May morning – the first morning of May month – when girls traditionally rise from their beds at dawn and dash outdoors to bathe their faces in the early morning dew, in expectation that it will bestow on them a flawless complexion.
It would be vanity on my part to imagine that even the most efficacious May morning dew could do anything to improve my senescent skin tones so I saw no good reason to get out of bed any earlier than usual on Monday morning. The Doyenne, of course, has no need of such unorthodox panaceas so she waited, tucked up in bed, for the early cup of tea which I bring her first thing every morning.
The spring flowers are coming out everywhere. Driving round the countryside and walking with Inka I look for the familiar splashes of colour I associate with May. At the back door a clump of forget-me-not has established itself. It spreads like wildfire and we weed it hard but it reseeds itself and reappears every year.
I stopped with Inka in a sunny corner beside a woodland bank of borage. All around us there was the hum of bumble bees busily feeding on the nectar. The dry April will have helped their survival.
For 20 minutes I stood listening to the sound of foraging bees that, too often in recent years, has been absent from the countryside. It took me back to my childhood when the minister’s son and I went into the manse garden and captured bumblebees, honey bees and hoverflies in a jar. We always let them go later.
A pair of small white butterflies, my first of the season, joined the party, feeding on the brilliant blue flowers.
Blue wild hyacinths – English bluebells – are in full bloom. You’ll also see Spanish bluebells, the flower of a more conspicuous, non-native, introduced bulb that has become effectively naturalised now. They are an altogether bigger and invasive plant and tend to crowd out our more delicate native species when they grow together.
I know where to find shady banks of white, star-like, wood anemones. The countryman’s name is wind flowers because their slender, wiry stems bend with the wind and protect the heads from wind damage.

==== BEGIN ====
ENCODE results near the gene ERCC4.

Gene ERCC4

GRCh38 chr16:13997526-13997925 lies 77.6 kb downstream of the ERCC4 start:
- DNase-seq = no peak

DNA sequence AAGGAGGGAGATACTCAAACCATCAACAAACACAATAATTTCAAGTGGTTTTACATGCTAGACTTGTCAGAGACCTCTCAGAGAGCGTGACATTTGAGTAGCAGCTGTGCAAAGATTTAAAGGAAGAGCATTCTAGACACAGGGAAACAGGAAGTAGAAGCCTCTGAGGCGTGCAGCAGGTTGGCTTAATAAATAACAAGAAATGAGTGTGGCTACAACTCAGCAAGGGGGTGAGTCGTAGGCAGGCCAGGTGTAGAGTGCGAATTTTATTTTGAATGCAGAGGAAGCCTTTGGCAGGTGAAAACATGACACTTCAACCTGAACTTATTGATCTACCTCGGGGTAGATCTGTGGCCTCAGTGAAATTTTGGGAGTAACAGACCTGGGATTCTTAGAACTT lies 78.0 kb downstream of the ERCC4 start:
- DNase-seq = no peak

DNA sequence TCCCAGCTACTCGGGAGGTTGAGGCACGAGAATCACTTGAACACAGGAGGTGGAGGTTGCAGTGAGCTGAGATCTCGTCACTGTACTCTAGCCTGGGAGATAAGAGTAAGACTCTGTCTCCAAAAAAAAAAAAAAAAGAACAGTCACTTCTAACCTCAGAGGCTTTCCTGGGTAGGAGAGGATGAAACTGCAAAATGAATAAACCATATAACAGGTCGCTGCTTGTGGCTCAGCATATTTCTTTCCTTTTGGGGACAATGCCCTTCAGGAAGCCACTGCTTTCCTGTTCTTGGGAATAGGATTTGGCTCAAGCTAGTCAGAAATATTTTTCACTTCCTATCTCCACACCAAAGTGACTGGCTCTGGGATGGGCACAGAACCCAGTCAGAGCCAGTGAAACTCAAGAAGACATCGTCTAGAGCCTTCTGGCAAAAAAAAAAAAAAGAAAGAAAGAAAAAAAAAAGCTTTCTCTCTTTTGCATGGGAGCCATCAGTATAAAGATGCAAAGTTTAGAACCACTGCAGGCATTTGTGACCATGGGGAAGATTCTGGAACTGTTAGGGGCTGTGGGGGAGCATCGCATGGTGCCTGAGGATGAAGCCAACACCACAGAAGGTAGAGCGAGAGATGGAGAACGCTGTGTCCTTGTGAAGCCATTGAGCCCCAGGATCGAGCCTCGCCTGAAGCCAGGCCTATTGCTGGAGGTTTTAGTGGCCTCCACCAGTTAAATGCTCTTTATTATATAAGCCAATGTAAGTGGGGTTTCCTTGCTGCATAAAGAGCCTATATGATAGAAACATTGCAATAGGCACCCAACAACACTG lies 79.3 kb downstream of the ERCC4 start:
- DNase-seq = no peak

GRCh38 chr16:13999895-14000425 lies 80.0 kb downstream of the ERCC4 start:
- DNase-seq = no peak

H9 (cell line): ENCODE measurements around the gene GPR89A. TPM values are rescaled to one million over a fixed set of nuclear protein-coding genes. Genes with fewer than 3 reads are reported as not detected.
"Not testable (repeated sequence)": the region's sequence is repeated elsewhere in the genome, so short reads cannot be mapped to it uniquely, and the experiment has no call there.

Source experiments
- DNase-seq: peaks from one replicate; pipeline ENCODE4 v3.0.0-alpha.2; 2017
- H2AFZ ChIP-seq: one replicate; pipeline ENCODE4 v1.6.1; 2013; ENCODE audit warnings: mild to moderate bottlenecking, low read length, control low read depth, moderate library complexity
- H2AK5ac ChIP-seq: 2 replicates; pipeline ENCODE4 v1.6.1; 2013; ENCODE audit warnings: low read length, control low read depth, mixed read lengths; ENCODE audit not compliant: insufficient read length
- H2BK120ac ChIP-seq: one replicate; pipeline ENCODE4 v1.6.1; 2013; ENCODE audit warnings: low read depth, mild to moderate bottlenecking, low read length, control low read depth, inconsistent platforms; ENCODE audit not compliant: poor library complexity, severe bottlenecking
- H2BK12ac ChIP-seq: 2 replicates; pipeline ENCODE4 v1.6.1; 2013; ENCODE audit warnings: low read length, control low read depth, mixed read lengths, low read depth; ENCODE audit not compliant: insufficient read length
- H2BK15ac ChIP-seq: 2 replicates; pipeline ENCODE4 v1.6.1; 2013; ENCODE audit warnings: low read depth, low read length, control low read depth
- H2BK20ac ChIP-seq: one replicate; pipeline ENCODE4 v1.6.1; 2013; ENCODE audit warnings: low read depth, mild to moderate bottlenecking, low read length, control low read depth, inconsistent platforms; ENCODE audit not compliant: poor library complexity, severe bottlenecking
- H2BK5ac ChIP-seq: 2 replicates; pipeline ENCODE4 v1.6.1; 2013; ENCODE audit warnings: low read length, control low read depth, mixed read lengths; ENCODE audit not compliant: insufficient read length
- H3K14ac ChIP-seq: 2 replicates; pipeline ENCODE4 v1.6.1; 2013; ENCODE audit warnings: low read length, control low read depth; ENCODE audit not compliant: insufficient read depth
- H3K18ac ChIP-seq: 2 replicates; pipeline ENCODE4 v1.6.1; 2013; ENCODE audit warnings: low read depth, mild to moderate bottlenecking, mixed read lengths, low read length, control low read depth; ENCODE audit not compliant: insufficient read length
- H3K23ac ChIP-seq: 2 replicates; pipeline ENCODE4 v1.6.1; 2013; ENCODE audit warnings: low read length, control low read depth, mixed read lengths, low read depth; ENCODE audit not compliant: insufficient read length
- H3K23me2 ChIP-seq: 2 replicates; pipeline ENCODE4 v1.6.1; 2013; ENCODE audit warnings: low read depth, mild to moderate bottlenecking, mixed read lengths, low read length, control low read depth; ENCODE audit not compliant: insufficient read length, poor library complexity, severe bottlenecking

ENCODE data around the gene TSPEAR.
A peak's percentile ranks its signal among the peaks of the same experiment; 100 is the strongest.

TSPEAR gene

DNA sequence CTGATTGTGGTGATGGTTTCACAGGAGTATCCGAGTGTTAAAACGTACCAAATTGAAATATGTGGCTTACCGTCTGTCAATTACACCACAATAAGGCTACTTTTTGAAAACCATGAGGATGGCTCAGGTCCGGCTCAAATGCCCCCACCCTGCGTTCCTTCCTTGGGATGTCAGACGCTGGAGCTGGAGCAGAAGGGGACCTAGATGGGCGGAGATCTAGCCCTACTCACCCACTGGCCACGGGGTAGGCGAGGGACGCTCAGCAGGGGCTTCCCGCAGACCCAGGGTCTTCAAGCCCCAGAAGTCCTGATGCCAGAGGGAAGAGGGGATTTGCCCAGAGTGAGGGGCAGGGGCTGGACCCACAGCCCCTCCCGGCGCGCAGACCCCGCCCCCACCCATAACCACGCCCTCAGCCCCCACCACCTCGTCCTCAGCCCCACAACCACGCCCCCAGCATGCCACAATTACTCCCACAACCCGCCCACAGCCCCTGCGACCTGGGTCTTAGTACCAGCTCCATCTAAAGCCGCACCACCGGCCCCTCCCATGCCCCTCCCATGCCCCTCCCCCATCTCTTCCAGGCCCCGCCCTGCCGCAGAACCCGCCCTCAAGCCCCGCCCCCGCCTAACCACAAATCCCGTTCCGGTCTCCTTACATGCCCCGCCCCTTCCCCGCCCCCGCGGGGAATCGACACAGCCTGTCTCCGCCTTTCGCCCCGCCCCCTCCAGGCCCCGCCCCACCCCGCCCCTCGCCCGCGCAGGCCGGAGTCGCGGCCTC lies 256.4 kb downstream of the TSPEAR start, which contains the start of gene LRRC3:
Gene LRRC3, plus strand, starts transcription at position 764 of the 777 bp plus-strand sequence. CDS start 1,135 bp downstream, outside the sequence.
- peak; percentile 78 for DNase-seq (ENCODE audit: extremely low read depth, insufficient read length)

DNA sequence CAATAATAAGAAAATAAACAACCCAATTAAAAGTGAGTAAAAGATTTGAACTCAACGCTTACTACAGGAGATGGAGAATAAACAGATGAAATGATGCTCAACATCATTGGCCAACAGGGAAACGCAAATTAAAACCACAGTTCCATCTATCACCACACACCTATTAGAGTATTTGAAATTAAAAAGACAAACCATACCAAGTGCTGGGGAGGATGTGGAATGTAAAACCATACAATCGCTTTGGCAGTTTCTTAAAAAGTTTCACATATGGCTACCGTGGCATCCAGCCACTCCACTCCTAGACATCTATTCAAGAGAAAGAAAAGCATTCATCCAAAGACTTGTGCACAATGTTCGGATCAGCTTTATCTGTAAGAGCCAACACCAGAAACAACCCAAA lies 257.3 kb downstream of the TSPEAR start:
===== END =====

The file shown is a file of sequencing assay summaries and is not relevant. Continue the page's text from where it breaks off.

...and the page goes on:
Dandelions are disliked by gardeners as tiresome weeds; the more you pull them out, the more prolific they seem to grow – but they are at the height of their season and a field I take Inka into some mornings is covered with them, like a glowing cloth of gold. Some are dying back and metamorphosing into dandelion clocks. I wonder, do youngsters still play the game of blowing the parachute seeds off the flower heads, chanting he/she loves me, he/she loves me not?
Flowering practically throughout the year the humble, hardy daisy is another that is regarded more as a weed than a flower; a desecration on otherwise pristine lawns, to be dug out and cast on the compost heap.
Their open-faced, white florets are sometimes tinged with pink and it took Rabbie Burns to give dignity to this “Wee, modest crimson-tipped flow’r” in his poem To A Mountain Daisy, on Turning one Down with the Plough, in April 1786. The poem tells of a true event that occurred in a field on Mossgiel Farm, near Mauchline in Ayrshire, which Burns farmed with his brother Gilbert.
Ever the champion of the underdog, Burns’ sympathies were readily aroused.
He similarly laid bare his stricken conscience in the poem To a Mouse On Turning Her Up in Her Nest with the Plough, November 1785. It was in this poem that he left us the timeless line, “The best-laid schemes o’ mice and men / Gang aft agley….”
Yellow broom flowers a month later than whins (gorse) and both are sparkling golden in the roadside verges right now. Gorse flowers all year but the broom blossom will have died away by July.
Meanwhile in the garden the amount of activity happening in and around one of one of the nesting boxes suggests a pair of spuggies are being run ragged feeding hungry chicks. There’s activity at the other box too and we’re hoping it means a hen bird is sitting on a clutch of eggs.
A heritage exhibition held last weekend in Fettercairn Church proved so successful that it is being held again today and tomorrow from 10.30am–4pm.
It offers a fascinating snapshot into the history of Fettercairn and the surrounding district. The collection of artefacts of rural life and accumulation of memories, charting the changes to the village and its people, creates a real sense of community.
It’s fascinating what can come to light when people open drawers and look to see what they’ve got tucked away right at the back.
Organised by Fettercairn Public Property Committee to raise funds for the renovation of the village hall, entry is by donation and tea and biscuits are available in the church hall. The Doyenne and I will be back to catch up on all the bits we missed first time round.